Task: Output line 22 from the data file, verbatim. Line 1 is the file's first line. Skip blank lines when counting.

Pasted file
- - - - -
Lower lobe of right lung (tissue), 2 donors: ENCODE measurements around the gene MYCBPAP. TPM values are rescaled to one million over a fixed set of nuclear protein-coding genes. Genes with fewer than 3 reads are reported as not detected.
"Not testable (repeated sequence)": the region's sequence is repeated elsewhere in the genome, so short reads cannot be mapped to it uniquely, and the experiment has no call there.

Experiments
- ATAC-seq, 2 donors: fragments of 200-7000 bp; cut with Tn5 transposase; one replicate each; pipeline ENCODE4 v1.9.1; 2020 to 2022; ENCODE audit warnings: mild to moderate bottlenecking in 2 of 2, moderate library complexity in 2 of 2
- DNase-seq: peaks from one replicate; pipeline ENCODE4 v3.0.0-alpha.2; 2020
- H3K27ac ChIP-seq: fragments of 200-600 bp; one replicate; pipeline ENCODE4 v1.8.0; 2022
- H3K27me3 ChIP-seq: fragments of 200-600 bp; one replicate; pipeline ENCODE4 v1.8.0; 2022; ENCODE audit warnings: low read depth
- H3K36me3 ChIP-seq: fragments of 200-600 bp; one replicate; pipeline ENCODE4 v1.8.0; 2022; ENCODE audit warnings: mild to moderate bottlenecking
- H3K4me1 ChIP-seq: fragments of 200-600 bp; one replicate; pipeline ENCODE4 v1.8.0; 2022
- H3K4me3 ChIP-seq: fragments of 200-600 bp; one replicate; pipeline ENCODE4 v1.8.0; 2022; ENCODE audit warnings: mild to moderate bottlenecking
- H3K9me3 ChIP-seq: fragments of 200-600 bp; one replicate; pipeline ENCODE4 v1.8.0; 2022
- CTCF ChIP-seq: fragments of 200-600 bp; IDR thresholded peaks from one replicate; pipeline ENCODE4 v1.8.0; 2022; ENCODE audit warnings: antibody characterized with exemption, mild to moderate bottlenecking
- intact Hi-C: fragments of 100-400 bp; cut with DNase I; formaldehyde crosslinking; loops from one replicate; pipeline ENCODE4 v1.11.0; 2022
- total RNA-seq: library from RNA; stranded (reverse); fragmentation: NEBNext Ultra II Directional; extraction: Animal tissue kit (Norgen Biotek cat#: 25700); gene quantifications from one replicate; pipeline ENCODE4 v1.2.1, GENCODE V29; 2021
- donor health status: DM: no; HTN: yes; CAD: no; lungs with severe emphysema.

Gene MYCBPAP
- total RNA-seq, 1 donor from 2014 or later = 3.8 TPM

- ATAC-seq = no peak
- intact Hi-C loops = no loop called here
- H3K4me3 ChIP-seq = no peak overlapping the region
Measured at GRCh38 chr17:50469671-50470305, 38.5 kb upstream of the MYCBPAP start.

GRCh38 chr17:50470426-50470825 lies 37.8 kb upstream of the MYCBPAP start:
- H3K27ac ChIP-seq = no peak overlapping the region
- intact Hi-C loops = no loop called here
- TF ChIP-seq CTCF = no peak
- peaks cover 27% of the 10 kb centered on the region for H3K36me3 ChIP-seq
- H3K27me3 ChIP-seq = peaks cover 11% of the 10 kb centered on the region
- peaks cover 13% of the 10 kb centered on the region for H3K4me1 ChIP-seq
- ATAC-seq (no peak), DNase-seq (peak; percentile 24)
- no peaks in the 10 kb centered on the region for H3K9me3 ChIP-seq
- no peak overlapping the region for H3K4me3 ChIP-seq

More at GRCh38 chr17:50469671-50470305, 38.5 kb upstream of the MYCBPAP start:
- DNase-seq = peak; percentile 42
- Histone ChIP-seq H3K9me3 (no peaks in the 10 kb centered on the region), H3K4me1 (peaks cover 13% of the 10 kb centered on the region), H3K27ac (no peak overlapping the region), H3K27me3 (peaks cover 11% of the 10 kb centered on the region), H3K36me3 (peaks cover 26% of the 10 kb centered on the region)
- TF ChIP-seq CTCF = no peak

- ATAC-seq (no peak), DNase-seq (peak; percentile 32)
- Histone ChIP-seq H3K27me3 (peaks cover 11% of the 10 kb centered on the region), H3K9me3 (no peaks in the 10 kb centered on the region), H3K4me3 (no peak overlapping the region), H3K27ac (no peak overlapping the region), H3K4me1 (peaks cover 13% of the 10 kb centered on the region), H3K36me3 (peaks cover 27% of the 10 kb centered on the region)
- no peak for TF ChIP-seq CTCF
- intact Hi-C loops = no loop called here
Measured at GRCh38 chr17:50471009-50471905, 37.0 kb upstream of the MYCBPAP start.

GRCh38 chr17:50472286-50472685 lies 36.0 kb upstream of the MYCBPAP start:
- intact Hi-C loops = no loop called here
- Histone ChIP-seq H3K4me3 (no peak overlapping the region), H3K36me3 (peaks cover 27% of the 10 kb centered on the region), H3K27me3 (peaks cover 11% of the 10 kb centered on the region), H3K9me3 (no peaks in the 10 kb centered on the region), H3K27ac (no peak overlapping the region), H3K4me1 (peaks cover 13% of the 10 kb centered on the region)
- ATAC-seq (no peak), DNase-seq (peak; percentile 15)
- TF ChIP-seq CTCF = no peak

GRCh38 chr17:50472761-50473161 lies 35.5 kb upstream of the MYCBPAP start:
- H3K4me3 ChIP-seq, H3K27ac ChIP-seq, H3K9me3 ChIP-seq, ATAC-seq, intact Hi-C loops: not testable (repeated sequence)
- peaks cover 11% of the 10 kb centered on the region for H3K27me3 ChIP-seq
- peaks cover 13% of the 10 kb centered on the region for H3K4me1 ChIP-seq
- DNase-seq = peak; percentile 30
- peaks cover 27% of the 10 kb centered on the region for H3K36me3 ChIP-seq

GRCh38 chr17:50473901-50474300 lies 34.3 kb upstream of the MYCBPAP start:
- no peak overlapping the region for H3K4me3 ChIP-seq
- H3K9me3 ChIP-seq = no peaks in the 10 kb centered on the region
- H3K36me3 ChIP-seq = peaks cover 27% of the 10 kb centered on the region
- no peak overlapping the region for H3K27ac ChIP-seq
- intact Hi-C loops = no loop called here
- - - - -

GRCh38 chr17:50470426-50470825 lies 37.8 kb upstream of the MYCBPAP start: